What with Brexit, Trump and disruption in the middle east, it’s a volatile world overseas, which is why a huge number of Brits are opting to stay here in blighty for their holidays. Or to give it the appropriate modern day vernacular – taking a staycation.
It’s probably the smart thing to do in 2017. With Brexit causing so much uncertainty, prices in Europe are higher. As the powers that be thrash out our departure, markets and exchange rates will be all over the shop. Whilst there will undoubtedly be some last minute bargains, it’s impossible to know if Europe is good value or not. So we thought we’d look at some of London’s Major Attractions – just for those who are planning a staycation…
Museums, Museums, Museums…
London has more Museums than you can shake a stick at. And most of the publicly owned ones have free entry – just be aware that you’ll have to pay for any special exhibitions. That makes our capital one of Europe’s best destinations, so if you’re stay-cationing in London there’s plenty to do…
The V&A is the place to head for those that like a bit of creative culture as this museums focus is Art and Design. There’s a lot on display – and in total the museum houses over 4.5 million artefacts spanning over 5000 years of human history. It really does cover every aspect of human creativity including from furniture and fashion to textiles, photography and architecture. There’s bound to be something to capture your interest.
Admission is free, but you’ll have to pay for the special exhibitions. This summer’s big exhibition for Prog Rock Music lovers has to be Pink Floyd: Their Mortal Remains. At £20-24 it ain’t cheap, but it is on until 1st October.
If you’re more materially minded – then Plywood: Material of the Modern World, might be more in your workshop. This exhibition tells how this remarkable material shaped the modern world – and this one id FREE!
The Science Museum is a huge hit with Adults and Children alike. It explores and explains the science and history behind much of the technology humans have invented – but that we take for granted. You’ll find some huge and impressive exhibits, including the world’s oldest surviving steam locomotive ‘Puffing Billy’.
Tim Peake made history last year as the European Space Agency’s first British Astronaut. Newly on display at the Science Museum is the Soyuz TMA-19M Capsule that he returned to earth strapped into – complete with Parachute.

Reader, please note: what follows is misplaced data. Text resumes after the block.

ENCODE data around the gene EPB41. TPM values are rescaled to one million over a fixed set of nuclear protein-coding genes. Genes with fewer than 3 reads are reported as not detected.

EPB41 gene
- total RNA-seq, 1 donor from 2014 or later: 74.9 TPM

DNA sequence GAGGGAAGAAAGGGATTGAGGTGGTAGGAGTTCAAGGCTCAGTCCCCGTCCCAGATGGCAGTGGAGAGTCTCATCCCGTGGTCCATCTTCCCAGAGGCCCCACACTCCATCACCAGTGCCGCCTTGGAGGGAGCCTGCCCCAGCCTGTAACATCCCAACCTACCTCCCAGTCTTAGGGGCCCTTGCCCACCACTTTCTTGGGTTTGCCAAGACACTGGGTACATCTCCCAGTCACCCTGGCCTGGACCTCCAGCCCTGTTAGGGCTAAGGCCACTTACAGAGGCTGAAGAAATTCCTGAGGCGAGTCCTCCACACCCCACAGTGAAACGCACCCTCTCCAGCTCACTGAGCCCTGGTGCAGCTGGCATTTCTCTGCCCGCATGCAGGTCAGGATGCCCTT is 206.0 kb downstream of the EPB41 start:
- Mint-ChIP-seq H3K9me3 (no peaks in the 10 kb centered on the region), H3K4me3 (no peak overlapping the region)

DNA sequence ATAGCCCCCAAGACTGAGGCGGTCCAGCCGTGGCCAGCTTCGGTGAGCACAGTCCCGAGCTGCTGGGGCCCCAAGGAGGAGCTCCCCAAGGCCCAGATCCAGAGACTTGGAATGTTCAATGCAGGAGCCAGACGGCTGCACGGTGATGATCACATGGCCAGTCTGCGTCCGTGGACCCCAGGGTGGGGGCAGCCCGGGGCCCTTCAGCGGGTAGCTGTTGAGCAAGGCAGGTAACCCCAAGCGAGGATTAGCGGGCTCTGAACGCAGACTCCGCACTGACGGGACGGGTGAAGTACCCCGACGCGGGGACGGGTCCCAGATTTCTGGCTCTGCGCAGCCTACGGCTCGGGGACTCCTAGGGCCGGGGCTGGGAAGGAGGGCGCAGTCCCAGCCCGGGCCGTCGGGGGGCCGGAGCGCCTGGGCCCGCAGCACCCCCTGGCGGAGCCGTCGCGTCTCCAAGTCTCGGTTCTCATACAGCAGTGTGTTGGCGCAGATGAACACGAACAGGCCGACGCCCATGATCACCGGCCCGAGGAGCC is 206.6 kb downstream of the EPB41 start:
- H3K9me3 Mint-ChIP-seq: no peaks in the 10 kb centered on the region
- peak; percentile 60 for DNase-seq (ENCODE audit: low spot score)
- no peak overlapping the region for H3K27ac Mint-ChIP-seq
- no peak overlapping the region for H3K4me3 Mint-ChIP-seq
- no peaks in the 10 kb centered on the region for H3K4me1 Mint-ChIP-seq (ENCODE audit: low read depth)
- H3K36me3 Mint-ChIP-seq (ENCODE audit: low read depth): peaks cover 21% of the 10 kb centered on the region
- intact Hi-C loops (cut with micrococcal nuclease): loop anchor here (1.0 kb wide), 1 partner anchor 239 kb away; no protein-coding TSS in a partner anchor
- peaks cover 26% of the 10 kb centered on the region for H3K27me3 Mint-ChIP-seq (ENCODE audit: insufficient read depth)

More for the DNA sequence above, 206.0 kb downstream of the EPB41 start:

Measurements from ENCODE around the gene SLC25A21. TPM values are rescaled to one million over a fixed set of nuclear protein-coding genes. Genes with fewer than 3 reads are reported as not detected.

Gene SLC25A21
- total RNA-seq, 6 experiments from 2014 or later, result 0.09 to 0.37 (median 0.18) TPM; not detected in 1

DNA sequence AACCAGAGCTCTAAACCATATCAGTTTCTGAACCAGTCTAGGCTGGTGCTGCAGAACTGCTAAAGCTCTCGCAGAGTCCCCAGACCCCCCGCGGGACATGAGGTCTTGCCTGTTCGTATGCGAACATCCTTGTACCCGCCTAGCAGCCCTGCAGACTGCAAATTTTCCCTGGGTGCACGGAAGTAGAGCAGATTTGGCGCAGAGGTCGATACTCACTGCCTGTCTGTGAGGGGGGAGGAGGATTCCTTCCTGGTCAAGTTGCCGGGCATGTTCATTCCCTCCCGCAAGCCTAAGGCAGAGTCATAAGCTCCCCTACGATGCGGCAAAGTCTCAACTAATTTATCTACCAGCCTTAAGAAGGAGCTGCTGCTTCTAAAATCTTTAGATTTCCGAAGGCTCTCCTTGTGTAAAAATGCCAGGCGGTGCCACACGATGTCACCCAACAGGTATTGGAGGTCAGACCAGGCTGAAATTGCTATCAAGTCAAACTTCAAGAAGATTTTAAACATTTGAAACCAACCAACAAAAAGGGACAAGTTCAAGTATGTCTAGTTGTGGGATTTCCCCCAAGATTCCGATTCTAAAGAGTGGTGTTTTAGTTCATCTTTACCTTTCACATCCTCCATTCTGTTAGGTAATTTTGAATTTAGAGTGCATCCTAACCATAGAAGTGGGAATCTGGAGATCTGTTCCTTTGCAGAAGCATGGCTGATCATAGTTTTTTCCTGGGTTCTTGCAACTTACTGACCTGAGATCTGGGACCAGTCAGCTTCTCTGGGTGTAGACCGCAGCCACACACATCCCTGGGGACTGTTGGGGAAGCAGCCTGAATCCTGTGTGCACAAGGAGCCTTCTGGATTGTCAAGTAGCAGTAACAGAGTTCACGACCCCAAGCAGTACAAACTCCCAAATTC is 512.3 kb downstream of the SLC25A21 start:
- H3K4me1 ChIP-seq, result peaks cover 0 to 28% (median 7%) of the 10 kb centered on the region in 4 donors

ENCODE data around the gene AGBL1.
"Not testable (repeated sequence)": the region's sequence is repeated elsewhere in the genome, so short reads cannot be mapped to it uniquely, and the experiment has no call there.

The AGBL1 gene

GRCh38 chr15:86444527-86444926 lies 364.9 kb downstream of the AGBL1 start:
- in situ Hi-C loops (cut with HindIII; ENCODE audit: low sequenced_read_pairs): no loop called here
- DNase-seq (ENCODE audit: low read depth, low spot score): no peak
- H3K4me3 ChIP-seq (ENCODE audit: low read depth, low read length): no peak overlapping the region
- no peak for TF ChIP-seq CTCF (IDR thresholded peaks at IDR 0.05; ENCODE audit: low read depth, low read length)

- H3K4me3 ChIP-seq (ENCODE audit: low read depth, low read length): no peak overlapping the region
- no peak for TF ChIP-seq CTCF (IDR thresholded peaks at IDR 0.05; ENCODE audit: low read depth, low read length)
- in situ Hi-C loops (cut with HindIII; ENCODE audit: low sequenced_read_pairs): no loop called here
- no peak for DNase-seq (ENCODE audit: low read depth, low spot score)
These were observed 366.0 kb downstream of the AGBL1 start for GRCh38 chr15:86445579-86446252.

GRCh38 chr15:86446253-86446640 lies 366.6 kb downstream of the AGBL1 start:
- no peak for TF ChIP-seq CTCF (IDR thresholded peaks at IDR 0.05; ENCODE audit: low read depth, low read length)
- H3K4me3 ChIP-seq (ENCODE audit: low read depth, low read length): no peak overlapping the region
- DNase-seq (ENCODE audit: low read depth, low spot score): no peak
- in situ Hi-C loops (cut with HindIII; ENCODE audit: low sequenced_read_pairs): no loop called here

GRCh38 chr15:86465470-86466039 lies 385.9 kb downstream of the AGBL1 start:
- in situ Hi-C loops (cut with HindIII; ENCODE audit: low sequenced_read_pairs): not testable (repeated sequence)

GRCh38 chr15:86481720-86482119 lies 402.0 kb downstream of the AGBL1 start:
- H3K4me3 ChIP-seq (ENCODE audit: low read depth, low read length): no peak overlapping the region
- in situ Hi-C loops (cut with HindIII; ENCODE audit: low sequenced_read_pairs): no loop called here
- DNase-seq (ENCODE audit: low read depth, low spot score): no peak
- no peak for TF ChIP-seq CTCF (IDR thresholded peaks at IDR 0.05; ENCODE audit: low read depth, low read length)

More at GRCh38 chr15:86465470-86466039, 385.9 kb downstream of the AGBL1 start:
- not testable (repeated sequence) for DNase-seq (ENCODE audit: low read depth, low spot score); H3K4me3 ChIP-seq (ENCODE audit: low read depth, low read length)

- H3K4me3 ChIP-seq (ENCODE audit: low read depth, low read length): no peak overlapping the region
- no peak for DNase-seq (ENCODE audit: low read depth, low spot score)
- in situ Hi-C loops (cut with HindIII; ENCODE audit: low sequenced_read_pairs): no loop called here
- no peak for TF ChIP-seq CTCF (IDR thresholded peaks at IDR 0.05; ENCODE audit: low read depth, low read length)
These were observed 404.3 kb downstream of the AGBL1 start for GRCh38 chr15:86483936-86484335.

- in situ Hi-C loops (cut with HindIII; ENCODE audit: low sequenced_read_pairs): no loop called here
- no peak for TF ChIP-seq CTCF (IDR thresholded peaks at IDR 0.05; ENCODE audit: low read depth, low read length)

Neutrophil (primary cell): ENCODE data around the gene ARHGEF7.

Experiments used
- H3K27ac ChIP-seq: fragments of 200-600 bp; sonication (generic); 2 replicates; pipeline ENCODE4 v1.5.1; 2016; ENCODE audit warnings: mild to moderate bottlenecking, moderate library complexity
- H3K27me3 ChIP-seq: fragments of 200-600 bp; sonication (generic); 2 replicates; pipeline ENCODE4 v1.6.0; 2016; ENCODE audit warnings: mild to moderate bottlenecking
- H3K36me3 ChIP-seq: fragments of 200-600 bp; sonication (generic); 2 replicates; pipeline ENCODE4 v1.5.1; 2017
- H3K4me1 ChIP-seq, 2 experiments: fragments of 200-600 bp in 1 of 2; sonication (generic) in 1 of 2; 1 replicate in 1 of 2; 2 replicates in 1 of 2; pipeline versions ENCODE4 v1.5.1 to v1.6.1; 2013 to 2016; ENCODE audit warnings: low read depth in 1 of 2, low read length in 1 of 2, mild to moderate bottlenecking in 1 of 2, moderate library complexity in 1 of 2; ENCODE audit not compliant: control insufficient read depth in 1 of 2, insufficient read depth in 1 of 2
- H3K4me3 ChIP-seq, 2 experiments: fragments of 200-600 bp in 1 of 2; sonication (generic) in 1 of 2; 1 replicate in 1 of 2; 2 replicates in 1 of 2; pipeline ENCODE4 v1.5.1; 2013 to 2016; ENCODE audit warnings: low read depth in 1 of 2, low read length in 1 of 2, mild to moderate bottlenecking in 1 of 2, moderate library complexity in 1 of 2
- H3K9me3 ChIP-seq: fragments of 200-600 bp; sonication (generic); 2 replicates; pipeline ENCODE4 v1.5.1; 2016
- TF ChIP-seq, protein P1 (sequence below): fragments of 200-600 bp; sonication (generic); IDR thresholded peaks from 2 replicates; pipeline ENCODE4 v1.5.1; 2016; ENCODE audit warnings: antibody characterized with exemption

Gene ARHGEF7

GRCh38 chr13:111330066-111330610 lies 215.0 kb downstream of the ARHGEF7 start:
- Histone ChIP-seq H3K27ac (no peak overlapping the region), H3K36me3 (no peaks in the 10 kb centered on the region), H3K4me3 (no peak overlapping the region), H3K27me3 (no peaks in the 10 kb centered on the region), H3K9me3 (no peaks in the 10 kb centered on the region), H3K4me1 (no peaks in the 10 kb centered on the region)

They’ve also got a stack load of online resources, so you can kick-off (or carry-on) the fun before or after your visit.
Like most of London’s Public and ‘free’ museums – you will need to pay for admission to the special exhibitions.
Highlights for 2017 include Robots, examining why we make robots (rather than how they work) and etc astonishing 500 year quest to make machines that mirror humans. Entry is £15 per person, age 11 and under go free. Robots is on until 3rd September.
Natural History Museum
The Natural History Museum is one of London’s biggest and best known attractions. It’s not surprising. They’ve got a whole wing dedicated to Dinosaurs – which are massively popular with kids! It’s hard to find anyone that won’t be interested in something on display at the Natural History Museum. If you like animals (and the history of species) you’ll find more to occupy your interest at the NHM than almost anywhere else in the world.
If you’ve got kids who like things bit creepy-crawly-monster, consider booking a behind the scenes tour of the spirits collection. Think of it as “Monster’s Inc” but for real – it’s only suitable for ages 8+ (some of the pickled creatures on display might give little ones nightmares) and is £10 for adults. It includes a 8.62 metre giant squid and many of the actual specimens collected by Charles Darwin himself.
NHM tend to have fewer exhibitions than some of the other big museums – preferring to make use of their exhibition space to display as much of the collection as possible – although theres still a huge amount in storage.
The National Maritime Museum, Greenwich
Seafaring enthusiasts will love the National Maritime Museum – charting human exploration, discovery and trade across the oceans, it’s a testament to how we humans love the sea.
Beginning 14th July and running through to January 2018 Franklin: Death in the Ice, explores what happened when 129 adventurers – including John Franklin – vanished in the Canadian Arctic.
Entry is from £9.60 online or £12.00 walk-in.
Old father Thames has been the focal point of London since the very first settlement and now is it to the big smoke would be complete without some form of River ride. The Thames Clipper service is an example of London’s Water Taxi’s which will take you from the central piers around Westminster downstream to the City attractions around Tower Bridge, Greenwich and the O2. Find out more about the Thames Clippers on their website.